Enterobius vermicularis




E. vermicularis is found worldwide but is most common in temperate regions, where person-to-person transmission is greatest in crowded conditions such as daycare centres, school, and mental institutions. An estimated 500 million cases are reported worldwide, and it is the most common helminthic infection in North America.


Classification and Characteristics

E vermicularis is a nematode helminth. They are small, white worms with oval, thin-walled eggs that are 50-60 x 20-30 µm and flattened on one side. (MA: children sit on the eggs, making them flat)


Transmission and Infection

Infection begins by ingesting eggs, usually transferred from hand to mouth. Eggs can survive long periods in the dust over doors, on windowsills, under beds, etc.

Larvae hatch in the small intestine and mature into adults in two to six weeks. Fertilization of the female by the male prduces characteristic asymmetrical eggs, where are laid in the perianal folds by the migrating female. Up to 20,000 may be laid.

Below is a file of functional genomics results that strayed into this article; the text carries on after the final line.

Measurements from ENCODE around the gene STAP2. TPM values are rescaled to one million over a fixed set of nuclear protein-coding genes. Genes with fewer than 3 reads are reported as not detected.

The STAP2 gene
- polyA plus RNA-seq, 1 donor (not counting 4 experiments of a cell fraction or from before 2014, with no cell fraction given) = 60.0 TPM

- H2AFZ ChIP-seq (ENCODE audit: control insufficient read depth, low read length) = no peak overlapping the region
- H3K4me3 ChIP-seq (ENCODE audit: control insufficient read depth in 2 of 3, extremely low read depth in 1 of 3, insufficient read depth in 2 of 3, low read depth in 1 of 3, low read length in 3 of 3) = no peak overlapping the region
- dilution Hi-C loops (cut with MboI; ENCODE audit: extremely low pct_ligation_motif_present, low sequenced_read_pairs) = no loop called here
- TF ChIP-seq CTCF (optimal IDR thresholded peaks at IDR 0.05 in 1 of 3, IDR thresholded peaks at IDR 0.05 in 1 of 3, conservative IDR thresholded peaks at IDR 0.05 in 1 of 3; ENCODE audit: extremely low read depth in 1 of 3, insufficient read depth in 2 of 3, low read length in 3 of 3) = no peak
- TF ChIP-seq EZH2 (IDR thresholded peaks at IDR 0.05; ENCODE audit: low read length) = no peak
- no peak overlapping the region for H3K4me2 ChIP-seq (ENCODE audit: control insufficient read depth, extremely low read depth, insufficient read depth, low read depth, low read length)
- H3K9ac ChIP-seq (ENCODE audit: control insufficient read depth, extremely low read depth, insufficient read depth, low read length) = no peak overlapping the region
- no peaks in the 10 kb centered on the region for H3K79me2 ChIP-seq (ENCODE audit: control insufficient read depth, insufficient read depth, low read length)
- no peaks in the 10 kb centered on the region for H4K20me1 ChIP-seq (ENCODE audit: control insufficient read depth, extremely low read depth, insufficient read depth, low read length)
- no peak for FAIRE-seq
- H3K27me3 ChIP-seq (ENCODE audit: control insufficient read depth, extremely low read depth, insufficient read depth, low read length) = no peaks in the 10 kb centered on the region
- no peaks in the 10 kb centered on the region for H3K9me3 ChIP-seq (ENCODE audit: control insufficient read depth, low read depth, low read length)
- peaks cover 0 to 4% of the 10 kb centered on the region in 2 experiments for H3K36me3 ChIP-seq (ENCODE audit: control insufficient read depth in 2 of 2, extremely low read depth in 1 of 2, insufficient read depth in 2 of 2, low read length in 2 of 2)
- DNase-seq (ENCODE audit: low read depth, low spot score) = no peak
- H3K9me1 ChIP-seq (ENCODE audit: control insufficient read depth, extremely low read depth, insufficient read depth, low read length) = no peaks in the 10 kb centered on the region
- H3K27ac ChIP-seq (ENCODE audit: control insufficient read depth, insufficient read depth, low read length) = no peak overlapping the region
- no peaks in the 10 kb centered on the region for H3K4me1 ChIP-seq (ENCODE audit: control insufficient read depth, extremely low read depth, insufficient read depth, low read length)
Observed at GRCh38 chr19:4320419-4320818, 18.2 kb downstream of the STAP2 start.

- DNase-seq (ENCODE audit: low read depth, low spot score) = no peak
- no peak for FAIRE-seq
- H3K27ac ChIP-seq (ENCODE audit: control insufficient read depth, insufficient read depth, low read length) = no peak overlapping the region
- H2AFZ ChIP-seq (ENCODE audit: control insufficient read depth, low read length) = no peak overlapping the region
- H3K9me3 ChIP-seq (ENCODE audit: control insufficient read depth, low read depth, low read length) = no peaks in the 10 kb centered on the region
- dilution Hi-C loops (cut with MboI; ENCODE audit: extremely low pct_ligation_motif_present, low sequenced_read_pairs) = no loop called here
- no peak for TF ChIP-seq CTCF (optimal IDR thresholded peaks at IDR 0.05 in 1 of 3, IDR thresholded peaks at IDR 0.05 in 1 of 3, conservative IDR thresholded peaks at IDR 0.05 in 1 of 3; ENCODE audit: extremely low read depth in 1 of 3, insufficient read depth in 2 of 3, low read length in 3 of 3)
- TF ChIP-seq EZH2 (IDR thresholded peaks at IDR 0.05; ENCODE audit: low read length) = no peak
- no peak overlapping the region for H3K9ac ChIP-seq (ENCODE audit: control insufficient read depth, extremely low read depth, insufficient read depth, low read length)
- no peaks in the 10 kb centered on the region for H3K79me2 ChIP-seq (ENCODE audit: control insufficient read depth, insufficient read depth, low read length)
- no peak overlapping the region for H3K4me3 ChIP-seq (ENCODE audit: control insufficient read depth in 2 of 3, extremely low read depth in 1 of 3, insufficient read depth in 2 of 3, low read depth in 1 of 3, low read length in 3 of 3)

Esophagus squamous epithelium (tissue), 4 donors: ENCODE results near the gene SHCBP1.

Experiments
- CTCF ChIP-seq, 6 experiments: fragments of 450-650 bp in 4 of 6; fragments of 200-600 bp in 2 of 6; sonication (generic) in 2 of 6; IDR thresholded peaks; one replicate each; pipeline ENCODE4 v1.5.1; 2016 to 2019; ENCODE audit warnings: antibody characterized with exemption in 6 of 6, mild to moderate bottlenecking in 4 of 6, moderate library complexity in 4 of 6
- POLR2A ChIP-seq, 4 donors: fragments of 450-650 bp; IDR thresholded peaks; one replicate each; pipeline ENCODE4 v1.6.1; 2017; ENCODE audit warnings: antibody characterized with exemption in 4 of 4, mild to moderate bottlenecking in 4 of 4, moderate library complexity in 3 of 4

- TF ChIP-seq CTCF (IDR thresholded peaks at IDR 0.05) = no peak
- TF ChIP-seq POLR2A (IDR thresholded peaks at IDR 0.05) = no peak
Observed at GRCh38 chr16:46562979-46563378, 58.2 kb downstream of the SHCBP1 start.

Eggs rapidly mature and are infectious within hours.



Clinical Manifesations

Many children and adults show no symptoms, serving only as carriers.

Patients who are allergic to migrating females can experience severe itching, loss of sleep, and fatigue. The puritus can lead to releated scratching, irritation, and further bacterial infection.

Worms attached to the bowel wall can cause inflammation and granuloma formation around the eggs.



Diagnosis of enterobiasis is suggested by clinical manifestations and confirmation of the ingested eggs on the anal mucosa.

Adults worms may occasionally be seen in stool specimens, but the method of choice involved use of an anal swab with a sticky surface. Clear tape may also be used.



Pyrantel pamoate is the drug of choice, with mebendazole as an alternative. It can be wise to treat the family to prevent reinfection. A second course of treatment after 2-4 weeks may also be useful.

Good personal hygeine, clipping of fingernails, thorough washing of bed clothes, and prompt treatment all contribute to control.